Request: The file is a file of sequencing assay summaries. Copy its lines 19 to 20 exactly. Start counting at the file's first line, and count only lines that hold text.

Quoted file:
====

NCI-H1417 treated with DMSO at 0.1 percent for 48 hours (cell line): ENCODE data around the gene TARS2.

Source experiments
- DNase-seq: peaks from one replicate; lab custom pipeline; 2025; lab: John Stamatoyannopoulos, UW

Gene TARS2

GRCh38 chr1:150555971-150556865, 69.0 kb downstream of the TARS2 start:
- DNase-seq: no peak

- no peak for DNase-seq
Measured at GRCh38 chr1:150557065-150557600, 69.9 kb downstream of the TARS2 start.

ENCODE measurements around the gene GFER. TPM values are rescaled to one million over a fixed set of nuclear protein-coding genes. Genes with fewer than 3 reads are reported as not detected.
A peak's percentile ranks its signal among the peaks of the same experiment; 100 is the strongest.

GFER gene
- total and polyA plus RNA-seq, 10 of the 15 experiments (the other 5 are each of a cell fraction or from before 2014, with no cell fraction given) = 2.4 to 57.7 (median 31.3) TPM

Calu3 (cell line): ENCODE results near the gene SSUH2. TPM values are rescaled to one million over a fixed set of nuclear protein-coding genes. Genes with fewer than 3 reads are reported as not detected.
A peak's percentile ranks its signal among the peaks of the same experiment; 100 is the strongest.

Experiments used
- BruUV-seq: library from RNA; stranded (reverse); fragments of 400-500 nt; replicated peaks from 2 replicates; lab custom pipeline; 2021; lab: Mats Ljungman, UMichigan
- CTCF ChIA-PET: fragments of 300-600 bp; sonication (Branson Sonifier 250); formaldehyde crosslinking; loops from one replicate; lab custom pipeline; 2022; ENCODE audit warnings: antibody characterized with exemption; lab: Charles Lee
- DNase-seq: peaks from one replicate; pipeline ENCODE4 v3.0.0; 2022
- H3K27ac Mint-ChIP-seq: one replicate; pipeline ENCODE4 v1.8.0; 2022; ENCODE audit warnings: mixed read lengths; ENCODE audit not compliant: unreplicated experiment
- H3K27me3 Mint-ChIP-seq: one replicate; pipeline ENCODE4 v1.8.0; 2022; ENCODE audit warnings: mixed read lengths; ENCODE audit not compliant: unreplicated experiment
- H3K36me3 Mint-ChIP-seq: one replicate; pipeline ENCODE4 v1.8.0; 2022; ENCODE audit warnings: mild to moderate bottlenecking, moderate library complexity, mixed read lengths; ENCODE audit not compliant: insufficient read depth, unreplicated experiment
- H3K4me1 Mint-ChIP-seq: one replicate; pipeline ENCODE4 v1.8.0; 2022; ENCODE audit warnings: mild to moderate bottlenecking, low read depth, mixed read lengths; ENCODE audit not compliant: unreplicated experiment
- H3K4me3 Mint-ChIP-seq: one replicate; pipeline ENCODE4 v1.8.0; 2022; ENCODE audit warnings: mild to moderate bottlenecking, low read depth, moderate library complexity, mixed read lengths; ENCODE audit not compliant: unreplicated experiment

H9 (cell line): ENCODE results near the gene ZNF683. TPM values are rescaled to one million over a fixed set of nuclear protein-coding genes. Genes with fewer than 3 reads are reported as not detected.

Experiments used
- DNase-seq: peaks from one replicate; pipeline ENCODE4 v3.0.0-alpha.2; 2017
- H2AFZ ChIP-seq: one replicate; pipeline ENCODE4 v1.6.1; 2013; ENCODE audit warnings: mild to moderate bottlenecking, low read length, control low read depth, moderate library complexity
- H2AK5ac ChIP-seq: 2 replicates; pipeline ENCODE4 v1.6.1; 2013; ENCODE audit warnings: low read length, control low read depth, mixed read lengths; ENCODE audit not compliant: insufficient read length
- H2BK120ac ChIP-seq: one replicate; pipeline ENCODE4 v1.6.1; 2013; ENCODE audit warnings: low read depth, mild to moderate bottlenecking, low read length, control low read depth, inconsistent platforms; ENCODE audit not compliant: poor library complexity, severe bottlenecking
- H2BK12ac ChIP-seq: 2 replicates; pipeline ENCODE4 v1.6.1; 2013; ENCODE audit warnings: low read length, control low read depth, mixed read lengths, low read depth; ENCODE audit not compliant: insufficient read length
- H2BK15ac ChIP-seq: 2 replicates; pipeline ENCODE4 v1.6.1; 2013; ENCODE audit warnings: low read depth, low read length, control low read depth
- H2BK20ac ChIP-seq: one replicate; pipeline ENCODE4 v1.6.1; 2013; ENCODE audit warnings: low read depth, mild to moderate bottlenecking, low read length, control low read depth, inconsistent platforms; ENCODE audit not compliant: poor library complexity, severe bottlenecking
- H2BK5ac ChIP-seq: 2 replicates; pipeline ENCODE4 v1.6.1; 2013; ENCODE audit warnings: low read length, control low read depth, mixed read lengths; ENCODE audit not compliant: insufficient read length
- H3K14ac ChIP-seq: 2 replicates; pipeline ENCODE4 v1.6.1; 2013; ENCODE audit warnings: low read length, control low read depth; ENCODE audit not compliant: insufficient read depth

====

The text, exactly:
- H3K27ac Mint-ChIP-seq: one replicate; pipeline ENCODE4 v1.8.0; 2022; ENCODE audit warnings: mixed read lengths; ENCODE audit not compliant: unreplicated experiment
- H3K27me3 Mint-ChIP-seq: one replicate; pipeline ENCODE4 v1.8.0; 2022; ENCODE audit warnings: mixed read lengths; ENCODE audit not compliant: unreplicated experiment